I discovered the Slovenian community in San Francisco almost by accident. It might not have happened at all, if I didn't play the Cajun accordion.
One night in February of 2005, my Cajun band was playing at a little club outside San Francisco. It was Mardi Gras season, so we were dressed up for the occasion, in masks and beads.
Some dancer friends told us about an event called a "Pust" at the Slovenian Hall in San Francisco the following weekend. It was Slovenian Mardi Gras, they'd heard. A festive dinner and a polka band. They suggested my fiddler husband and I might like to join them.
Slovenian Mardi Gras? That was complete news to me. I had noticed the Slovenian Hall, a solid square building with a big "for rent" sign clearly visible from the highway, whenever we drove into San Francisco. But I had no idea it was still in operation. I figured it was one of those abandoned ethnic clubs, now just a banquet hall for hire.
My husband and I agreed to meet our friends there. We were too late to get into the dinner, but they let us in for the polka dance. It was a yearly event, we learned, put on as a fundraiser by the Slovene National Benefit Society (SNPJ), one of those old-style ethnic insurance organizations.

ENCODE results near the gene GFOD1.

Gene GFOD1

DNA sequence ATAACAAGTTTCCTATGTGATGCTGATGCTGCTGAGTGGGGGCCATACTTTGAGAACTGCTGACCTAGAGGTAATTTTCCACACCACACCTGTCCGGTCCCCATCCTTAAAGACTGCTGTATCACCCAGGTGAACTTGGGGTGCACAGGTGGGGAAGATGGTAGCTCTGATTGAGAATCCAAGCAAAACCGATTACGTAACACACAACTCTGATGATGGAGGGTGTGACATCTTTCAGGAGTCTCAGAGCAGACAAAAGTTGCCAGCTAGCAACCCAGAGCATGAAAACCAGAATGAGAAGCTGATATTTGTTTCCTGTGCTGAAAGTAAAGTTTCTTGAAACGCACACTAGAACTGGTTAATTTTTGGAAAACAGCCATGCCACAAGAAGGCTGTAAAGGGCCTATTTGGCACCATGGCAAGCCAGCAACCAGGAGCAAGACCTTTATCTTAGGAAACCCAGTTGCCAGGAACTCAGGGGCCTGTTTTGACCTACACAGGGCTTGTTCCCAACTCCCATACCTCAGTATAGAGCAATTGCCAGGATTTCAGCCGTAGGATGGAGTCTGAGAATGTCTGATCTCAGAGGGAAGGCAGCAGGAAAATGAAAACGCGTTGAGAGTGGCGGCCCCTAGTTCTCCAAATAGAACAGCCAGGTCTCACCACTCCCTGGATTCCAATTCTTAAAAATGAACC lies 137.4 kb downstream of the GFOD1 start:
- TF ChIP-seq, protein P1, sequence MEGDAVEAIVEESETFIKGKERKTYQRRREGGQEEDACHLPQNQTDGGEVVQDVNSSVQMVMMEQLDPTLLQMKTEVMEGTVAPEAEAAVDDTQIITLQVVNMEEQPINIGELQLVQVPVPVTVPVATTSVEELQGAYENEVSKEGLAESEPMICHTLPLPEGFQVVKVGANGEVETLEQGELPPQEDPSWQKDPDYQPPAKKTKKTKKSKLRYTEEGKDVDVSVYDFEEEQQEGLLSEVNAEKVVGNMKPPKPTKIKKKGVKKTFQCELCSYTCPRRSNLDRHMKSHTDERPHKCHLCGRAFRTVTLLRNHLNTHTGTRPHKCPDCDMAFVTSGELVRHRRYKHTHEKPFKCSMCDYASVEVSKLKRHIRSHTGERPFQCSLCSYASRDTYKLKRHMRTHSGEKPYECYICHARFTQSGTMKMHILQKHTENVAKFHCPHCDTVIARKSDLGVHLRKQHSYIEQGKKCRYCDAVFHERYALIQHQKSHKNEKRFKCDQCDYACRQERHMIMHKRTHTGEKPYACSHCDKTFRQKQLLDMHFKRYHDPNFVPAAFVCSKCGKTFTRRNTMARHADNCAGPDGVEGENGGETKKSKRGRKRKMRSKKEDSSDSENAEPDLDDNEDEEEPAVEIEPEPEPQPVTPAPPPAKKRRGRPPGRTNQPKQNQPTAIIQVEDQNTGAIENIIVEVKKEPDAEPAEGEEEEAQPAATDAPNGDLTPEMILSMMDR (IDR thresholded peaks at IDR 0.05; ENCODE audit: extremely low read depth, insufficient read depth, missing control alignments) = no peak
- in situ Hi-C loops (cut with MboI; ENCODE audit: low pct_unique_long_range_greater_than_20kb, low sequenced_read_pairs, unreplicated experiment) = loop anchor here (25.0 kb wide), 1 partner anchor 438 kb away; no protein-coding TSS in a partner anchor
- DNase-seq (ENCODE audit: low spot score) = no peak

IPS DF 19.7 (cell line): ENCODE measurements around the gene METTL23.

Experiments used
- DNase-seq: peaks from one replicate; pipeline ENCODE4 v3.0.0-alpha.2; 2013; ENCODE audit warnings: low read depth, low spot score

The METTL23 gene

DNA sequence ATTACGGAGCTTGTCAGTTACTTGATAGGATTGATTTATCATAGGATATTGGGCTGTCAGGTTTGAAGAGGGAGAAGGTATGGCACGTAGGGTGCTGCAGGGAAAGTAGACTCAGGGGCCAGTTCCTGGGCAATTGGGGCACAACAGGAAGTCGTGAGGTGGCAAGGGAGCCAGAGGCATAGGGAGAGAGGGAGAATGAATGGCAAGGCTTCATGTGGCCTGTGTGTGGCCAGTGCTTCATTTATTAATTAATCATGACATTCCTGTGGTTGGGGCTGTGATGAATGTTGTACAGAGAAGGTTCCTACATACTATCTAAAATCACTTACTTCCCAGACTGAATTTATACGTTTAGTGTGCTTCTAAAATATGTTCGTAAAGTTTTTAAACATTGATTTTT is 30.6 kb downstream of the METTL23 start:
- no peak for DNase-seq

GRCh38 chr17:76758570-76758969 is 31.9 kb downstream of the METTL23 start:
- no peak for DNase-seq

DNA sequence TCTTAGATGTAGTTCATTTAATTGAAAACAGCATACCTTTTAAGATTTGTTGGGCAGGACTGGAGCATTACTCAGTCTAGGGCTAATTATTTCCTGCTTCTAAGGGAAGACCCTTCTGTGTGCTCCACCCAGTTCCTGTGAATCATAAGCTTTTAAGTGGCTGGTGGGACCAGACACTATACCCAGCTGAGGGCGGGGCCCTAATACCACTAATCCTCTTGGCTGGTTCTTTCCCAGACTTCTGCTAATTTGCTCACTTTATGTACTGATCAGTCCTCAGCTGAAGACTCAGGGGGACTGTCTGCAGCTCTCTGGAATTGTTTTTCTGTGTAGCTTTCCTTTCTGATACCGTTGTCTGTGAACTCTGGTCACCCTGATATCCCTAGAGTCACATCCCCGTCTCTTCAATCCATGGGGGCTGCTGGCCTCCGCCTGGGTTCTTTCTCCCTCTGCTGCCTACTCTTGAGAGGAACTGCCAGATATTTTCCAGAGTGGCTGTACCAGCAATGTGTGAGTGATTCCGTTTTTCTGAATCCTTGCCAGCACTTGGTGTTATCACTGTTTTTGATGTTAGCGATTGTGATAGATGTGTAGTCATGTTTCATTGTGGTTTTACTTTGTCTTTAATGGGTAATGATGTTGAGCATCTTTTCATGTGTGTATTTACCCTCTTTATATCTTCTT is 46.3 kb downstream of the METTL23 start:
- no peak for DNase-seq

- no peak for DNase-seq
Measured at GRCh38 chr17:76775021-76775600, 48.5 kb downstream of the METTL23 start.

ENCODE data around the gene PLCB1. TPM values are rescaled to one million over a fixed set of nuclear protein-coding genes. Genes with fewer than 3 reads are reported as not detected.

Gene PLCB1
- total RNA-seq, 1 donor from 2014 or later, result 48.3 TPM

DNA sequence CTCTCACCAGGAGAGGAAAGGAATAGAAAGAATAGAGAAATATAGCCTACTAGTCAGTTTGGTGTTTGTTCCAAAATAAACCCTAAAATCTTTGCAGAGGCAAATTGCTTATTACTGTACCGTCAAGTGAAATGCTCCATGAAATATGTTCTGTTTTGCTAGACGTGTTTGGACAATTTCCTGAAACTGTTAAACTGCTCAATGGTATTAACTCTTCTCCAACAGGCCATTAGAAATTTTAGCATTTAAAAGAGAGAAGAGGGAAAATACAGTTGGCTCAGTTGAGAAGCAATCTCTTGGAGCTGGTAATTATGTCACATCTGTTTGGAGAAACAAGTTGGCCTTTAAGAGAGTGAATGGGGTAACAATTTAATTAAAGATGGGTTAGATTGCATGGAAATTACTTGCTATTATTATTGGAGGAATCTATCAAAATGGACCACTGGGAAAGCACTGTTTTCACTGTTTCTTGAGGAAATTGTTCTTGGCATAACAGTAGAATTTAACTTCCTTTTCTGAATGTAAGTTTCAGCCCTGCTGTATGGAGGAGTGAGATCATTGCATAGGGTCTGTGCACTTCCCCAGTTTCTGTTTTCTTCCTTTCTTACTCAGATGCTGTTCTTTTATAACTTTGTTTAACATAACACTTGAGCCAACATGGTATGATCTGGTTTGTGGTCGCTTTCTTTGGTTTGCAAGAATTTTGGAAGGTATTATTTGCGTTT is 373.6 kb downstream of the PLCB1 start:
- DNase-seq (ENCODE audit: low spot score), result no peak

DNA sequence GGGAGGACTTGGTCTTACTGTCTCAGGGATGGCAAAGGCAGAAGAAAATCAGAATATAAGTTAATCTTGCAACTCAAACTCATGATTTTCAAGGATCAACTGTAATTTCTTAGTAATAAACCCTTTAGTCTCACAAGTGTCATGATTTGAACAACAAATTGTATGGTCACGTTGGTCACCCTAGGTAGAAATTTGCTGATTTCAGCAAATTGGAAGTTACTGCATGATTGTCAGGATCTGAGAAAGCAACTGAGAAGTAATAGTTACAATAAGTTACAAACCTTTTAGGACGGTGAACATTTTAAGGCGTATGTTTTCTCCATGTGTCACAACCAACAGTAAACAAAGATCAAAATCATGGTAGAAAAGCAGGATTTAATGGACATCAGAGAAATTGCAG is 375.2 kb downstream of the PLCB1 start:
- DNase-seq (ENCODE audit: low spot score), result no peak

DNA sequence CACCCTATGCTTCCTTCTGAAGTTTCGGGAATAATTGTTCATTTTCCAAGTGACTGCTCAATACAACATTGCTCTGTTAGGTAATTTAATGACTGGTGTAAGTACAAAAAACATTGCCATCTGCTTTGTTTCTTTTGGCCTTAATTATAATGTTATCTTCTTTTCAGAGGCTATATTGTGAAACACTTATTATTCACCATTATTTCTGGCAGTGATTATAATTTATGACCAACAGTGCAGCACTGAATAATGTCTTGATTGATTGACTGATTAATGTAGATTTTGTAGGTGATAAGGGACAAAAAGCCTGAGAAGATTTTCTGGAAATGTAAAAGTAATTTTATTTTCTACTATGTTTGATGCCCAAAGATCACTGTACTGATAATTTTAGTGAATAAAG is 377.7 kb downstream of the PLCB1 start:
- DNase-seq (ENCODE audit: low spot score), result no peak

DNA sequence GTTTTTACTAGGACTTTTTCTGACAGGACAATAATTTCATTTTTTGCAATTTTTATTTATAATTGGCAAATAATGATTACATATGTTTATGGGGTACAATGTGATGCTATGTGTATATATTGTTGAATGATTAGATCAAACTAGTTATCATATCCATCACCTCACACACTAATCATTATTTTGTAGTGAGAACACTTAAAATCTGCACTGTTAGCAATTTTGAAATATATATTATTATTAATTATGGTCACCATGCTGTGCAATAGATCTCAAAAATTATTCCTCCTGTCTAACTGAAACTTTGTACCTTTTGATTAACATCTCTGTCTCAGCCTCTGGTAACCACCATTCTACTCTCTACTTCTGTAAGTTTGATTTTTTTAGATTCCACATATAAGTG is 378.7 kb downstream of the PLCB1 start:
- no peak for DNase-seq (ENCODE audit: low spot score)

We discovered quite a scene. A couple hundred people had just finished dinner and were waiting for the polka band to start playing in the big room with the stage. Our friends led us into a smaller room off to the side, where some accordionists were jamming. It looked like an old-style European tavern, with paintings of Alpine vistas and rural life on the wall. We ordered a drink and soaked it all in. Once the dance started, I even let my friend talk me into dancing a polka.
(Update: Here's a great video of a more recent Pust accordion jam at the bar.)
So we went back the next year—for the Pust dinner, as well as the dance. By now, I had learned more about the Slovenian-style Mardi Gras. It bore a striking resemblance to Mardi Gras celebrations in Louisiana. Not in New Orleans, with those big parades. But more like the country celebrations of the Cajuns and Creoles in the rural communities of Southwest Louisiana. Traditionally, Cajun Mardi Gras is a male scene. Masked men in costumes, heavily lubricated with alcohol, travel around on horseback or in trucks to the neighboring homes and farms. They sing, dance, play music, raise a ruckus, and beg for contributions to the communal gumbo pot.
In Slovenia, I learned, there are rowdy parades of folks dressed up as wild shaggy creatures called kurenti, who do much the same thing. It's Carnival, the one day in the year when everything is turned on its head and the usual rules don't apply. Just like in Louisiana, there seems to be an unsettling mix of menace and good times. These two rural cultures had much in common.
|Kurenti, from Wikipedia|
Here's a video of kurenti on parade in Slovenia, from the Slovenian Ethnographic Museum.
And one more, with whips and accordion music.
Now look at this clip of Cajun Mardi Gras, from a well known Louisiana documentary filmmaker.
They could be cousins!